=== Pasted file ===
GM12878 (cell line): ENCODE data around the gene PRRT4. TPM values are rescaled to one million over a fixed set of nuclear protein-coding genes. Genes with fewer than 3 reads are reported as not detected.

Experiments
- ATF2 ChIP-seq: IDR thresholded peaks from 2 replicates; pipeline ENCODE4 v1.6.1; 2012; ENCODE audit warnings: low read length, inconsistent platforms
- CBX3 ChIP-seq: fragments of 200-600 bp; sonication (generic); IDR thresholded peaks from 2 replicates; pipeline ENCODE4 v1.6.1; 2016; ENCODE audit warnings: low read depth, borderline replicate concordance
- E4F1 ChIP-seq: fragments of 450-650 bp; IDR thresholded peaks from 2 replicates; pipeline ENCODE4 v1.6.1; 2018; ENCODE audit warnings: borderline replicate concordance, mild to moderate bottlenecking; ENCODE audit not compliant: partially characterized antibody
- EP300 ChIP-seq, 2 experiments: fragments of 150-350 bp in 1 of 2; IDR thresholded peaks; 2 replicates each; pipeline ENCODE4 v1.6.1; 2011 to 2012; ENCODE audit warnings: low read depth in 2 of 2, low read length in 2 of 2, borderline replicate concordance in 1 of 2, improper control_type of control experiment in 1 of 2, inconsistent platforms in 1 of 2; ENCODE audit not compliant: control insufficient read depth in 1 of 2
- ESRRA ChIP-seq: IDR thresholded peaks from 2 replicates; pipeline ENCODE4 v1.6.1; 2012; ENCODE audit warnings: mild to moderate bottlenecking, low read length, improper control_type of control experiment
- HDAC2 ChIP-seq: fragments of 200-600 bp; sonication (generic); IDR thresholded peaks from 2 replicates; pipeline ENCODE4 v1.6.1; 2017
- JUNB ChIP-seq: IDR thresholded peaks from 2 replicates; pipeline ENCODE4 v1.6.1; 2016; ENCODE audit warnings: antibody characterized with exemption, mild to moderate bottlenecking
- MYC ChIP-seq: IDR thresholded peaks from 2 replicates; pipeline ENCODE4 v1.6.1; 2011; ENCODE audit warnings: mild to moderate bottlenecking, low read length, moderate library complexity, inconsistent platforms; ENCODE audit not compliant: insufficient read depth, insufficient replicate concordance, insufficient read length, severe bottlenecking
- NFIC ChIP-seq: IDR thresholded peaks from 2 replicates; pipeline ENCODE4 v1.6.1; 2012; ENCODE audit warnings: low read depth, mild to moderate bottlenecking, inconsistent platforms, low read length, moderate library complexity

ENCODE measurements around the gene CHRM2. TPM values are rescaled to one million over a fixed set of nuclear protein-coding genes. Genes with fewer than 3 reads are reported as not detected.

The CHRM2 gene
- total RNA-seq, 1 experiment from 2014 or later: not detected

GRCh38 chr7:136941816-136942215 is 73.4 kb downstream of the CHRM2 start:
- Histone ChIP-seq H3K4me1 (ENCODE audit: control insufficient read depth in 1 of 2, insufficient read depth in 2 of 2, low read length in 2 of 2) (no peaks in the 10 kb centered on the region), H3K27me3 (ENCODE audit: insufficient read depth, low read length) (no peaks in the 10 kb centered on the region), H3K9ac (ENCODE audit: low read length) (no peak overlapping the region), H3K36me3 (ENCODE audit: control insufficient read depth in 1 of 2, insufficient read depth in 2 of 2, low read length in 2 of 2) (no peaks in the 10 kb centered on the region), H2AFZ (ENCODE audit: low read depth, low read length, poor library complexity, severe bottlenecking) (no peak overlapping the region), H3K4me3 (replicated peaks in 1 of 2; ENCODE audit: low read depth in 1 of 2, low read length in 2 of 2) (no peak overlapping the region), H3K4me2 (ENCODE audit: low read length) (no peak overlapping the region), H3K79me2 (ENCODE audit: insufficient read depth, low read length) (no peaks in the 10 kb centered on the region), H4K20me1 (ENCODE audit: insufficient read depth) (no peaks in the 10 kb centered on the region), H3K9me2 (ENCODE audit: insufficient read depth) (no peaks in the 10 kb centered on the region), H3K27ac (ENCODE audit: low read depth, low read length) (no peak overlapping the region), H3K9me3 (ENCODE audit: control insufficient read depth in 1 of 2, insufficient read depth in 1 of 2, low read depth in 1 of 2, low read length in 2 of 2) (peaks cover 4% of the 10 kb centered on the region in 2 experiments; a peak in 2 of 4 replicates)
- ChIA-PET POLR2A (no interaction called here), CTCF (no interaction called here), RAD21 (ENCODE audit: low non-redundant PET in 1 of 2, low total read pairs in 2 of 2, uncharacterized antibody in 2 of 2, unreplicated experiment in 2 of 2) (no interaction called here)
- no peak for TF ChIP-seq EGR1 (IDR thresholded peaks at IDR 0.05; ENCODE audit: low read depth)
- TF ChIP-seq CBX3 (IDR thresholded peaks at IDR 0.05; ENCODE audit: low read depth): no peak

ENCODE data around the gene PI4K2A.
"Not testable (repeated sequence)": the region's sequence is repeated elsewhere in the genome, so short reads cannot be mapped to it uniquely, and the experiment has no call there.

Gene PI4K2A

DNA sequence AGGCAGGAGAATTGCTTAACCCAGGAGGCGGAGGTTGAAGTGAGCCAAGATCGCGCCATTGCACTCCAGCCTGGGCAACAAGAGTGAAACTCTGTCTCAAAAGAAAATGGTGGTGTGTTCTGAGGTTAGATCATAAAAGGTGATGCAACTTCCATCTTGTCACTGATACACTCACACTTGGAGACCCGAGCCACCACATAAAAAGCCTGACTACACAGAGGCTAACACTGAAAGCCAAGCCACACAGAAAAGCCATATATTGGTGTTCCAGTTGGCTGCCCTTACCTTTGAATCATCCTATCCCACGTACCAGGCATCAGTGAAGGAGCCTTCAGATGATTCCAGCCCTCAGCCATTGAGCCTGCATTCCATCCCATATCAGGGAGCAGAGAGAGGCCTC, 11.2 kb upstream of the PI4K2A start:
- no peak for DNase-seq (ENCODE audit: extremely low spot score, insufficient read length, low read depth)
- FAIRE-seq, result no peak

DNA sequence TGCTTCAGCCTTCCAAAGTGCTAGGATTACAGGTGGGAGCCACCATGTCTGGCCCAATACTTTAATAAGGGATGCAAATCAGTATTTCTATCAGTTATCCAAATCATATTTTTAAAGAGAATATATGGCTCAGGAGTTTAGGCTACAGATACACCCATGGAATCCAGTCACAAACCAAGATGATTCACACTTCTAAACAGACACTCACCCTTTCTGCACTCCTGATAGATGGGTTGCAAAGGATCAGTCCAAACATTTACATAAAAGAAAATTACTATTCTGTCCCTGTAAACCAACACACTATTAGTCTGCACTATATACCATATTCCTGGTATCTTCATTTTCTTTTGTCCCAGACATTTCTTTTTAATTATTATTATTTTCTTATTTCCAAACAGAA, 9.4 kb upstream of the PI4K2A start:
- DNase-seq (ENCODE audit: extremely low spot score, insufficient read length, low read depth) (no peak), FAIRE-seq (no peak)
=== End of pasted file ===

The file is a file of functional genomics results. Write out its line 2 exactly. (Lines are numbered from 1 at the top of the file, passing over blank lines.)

Experiments